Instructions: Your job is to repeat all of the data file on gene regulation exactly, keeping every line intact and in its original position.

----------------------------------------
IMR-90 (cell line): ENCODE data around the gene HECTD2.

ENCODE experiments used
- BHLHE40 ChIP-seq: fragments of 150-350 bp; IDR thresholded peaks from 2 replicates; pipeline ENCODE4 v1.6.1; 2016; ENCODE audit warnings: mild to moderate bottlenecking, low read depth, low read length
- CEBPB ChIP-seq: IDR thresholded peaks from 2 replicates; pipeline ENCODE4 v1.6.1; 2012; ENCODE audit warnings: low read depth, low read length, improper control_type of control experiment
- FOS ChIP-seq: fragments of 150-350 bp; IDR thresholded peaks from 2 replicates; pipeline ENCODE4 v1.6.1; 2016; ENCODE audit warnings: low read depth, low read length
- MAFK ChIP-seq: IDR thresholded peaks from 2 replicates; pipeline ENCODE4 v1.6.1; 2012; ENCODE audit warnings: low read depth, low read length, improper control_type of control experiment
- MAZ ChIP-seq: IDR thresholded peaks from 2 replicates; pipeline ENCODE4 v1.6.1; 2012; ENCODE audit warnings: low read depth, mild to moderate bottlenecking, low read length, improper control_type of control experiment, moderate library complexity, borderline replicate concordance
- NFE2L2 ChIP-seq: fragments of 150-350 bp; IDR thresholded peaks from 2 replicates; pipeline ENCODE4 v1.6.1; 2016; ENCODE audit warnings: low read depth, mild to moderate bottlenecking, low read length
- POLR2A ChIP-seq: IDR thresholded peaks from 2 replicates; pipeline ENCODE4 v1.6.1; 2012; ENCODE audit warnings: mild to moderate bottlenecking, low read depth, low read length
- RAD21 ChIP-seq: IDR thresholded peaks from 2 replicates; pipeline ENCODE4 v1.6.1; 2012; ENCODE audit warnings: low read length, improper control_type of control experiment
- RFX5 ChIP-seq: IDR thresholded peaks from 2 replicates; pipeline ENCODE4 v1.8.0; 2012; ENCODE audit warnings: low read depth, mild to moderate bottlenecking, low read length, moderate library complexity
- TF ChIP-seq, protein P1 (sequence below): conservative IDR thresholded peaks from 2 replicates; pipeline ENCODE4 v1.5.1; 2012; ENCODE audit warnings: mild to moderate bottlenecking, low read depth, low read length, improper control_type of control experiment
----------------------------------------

IMR-90 (cell line): ENCODE data around the gene HECTD2.

ENCODE experiments used
- BHLHE40 ChIP-seq: fragments of 150-350 bp; IDR thresholded peaks from 2 replicates; pipeline ENCODE4 v1.6.1; 2016; ENCODE audit warnings: mild to moderate bottlenecking, low read depth, low read length
- CEBPB ChIP-seq: IDR thresholded peaks from 2 replicates; pipeline ENCODE4 v1.6.1; 2012; ENCODE audit warnings: low read depth, low read length, improper control_type of control experiment
- FOS ChIP-seq: fragments of 150-350 bp; IDR thresholded peaks from 2 replicates; pipeline ENCODE4 v1.6.1; 2016; ENCODE audit warnings: low read depth, low read length
- MAFK ChIP-seq: IDR thresholded peaks from 2 replicates; pipeline ENCODE4 v1.6.1; 2012; ENCODE audit warnings: low read depth, low read length, improper control_type of control experiment
- MAZ ChIP-seq: IDR thresholded peaks from 2 replicates; pipeline ENCODE4 v1.6.1; 2012; ENCODE audit warnings: low read depth, mild to moderate bottlenecking, low read length, improper control_type of control experiment, moderate library complexity, borderline replicate concordance
- NFE2L2 ChIP-seq: fragments of 150-350 bp; IDR thresholded peaks from 2 replicates; pipeline ENCODE4 v1.6.1; 2016; ENCODE audit warnings: low read depth, mild to moderate bottlenecking, low read length
- POLR2A ChIP-seq: IDR thresholded peaks from 2 replicates; pipeline ENCODE4 v1.6.1; 2012; ENCODE audit warnings: mild to moderate bottlenecking, low read depth, low read length
- RAD21 ChIP-seq: IDR thresholded peaks from 2 replicates; pipeline ENCODE4 v1.6.1; 2012; ENCODE audit warnings: low read length, improper control_type of control experiment
- RFX5 ChIP-seq: IDR thresholded peaks from 2 replicates; pipeline ENCODE4 v1.8.0; 2012; ENCODE audit warnings: low read depth, mild to moderate bottlenecking, low read length, moderate library complexity
- TF ChIP-seq, protein P1 (sequence below): conservative IDR thresholded peaks from 2 replicates; pipeline ENCODE4 v1.5.1; 2012; ENCODE audit warnings: mild to moderate bottlenecking, low read depth, low read length, improper control_type of control experiment